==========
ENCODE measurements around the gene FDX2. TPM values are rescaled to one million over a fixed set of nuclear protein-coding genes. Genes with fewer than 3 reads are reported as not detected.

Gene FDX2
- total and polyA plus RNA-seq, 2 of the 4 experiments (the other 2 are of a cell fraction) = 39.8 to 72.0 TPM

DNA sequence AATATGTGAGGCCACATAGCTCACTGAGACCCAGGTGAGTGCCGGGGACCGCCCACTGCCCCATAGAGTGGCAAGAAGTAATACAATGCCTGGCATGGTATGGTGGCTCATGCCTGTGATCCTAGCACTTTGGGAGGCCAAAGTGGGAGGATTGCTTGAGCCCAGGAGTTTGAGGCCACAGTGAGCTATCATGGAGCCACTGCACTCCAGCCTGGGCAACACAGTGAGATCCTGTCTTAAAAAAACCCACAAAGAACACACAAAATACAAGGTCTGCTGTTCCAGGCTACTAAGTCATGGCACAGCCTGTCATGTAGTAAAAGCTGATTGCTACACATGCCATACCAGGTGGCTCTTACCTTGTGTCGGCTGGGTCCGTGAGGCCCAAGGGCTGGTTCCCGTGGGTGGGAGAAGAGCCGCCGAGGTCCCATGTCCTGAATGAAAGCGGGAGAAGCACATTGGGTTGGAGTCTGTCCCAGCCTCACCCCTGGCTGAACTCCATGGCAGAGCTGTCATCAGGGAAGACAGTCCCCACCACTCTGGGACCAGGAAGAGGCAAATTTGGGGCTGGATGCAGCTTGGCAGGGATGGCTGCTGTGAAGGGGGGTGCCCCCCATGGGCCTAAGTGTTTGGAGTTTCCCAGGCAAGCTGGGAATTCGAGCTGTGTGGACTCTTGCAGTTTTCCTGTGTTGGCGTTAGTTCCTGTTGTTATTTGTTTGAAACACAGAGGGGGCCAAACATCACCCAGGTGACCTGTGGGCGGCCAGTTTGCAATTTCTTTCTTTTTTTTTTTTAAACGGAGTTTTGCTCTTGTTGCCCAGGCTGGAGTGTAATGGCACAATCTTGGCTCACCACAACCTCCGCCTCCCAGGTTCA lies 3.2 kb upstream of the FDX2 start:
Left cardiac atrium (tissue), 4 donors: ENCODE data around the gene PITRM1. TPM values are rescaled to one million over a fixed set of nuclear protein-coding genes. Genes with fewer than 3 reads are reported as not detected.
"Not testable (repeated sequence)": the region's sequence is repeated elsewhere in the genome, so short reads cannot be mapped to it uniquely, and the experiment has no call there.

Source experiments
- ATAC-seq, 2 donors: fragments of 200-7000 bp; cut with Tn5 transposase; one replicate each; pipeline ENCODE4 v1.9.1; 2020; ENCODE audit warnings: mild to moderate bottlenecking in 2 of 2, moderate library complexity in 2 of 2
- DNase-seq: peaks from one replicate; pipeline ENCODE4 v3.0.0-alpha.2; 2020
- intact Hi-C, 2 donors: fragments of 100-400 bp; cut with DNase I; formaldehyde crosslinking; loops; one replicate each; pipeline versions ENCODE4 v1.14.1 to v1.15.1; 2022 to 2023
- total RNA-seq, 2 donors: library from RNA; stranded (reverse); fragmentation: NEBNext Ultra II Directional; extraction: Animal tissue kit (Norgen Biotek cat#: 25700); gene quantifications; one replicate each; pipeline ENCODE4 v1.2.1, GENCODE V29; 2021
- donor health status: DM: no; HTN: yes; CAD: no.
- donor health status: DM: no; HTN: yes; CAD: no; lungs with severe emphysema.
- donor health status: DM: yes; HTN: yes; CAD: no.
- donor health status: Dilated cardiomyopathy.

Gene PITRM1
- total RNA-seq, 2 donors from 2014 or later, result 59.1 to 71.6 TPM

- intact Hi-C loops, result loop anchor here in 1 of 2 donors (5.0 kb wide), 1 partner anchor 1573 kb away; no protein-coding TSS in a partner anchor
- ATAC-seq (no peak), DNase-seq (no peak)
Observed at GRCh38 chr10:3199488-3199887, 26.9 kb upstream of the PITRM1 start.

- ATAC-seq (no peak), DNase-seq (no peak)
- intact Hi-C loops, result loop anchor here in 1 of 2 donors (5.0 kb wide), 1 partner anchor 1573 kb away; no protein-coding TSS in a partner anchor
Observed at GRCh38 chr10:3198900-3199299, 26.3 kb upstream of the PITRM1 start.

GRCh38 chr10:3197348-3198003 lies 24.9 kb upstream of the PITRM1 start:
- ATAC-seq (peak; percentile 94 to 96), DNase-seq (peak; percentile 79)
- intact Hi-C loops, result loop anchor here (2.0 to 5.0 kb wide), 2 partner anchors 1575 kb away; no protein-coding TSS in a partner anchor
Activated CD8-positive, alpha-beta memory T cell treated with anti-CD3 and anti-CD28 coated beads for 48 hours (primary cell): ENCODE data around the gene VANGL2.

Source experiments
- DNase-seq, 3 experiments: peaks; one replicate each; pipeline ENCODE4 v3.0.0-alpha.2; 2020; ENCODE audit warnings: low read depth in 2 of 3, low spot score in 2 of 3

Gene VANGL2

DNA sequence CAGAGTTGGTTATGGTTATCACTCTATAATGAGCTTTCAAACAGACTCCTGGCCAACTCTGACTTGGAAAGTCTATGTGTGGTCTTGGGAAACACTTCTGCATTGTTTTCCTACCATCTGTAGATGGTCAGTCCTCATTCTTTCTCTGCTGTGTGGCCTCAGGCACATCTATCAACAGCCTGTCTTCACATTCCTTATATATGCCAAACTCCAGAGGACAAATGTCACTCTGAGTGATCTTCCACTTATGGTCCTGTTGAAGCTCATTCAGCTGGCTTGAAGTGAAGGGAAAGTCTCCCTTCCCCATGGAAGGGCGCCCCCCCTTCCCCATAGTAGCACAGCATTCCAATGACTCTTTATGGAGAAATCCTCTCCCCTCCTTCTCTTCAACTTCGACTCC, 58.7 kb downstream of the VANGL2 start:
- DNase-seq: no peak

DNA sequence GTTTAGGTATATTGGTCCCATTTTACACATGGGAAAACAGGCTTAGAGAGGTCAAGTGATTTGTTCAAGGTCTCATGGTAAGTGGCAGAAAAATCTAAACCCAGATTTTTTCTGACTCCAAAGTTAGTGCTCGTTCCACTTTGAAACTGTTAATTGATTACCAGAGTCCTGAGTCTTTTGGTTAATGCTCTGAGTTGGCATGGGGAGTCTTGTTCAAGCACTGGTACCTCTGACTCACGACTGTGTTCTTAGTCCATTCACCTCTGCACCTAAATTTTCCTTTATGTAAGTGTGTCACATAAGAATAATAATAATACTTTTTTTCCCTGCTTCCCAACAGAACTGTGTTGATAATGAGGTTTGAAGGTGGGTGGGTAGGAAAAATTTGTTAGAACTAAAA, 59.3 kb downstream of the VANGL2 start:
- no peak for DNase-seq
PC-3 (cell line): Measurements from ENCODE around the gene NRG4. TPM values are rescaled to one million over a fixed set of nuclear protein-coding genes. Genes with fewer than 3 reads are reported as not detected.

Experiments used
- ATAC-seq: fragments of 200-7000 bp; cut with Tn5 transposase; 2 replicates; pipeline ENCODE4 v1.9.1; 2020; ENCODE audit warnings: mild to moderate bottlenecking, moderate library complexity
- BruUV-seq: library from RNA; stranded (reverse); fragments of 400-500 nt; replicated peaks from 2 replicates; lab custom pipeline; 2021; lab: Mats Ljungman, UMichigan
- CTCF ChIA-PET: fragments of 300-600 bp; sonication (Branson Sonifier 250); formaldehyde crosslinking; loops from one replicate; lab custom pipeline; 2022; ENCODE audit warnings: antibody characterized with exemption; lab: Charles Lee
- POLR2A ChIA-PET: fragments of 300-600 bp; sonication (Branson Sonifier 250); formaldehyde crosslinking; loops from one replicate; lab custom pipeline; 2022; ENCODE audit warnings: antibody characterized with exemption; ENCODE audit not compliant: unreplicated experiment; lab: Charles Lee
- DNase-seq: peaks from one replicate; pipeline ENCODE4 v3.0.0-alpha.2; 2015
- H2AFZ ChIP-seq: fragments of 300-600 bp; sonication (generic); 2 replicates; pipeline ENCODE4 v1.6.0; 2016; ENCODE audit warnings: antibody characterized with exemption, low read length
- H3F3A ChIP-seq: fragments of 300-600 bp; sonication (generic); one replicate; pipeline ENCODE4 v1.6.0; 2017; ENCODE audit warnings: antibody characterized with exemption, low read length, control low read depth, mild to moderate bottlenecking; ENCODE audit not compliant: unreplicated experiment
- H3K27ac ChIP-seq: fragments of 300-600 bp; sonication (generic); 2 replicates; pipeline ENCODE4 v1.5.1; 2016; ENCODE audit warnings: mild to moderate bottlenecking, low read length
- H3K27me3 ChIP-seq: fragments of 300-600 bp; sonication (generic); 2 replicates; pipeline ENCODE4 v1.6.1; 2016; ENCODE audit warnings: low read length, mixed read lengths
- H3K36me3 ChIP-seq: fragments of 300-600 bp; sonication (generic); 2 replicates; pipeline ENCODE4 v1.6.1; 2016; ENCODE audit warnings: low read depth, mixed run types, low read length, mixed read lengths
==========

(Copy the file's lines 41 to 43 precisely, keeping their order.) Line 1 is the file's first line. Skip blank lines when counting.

- DNase-seq: peaks from one replicate; pipeline ENCODE4 v3.0.0-alpha.2; 2015
- H2AFZ ChIP-seq: fragments of 300-600 bp; sonication (generic); 2 replicates; pipeline ENCODE4 v1.6.0; 2016; ENCODE audit warnings: antibody characterized with exemption, low read length
- H3F3A ChIP-seq: fragments of 300-600 bp; sonication (generic); one replicate; pipeline ENCODE4 v1.6.0; 2017; ENCODE audit warnings: antibody characterized with exemption, low read length, control low read depth, mild to moderate bottlenecking; ENCODE audit not compliant: unreplicated experiment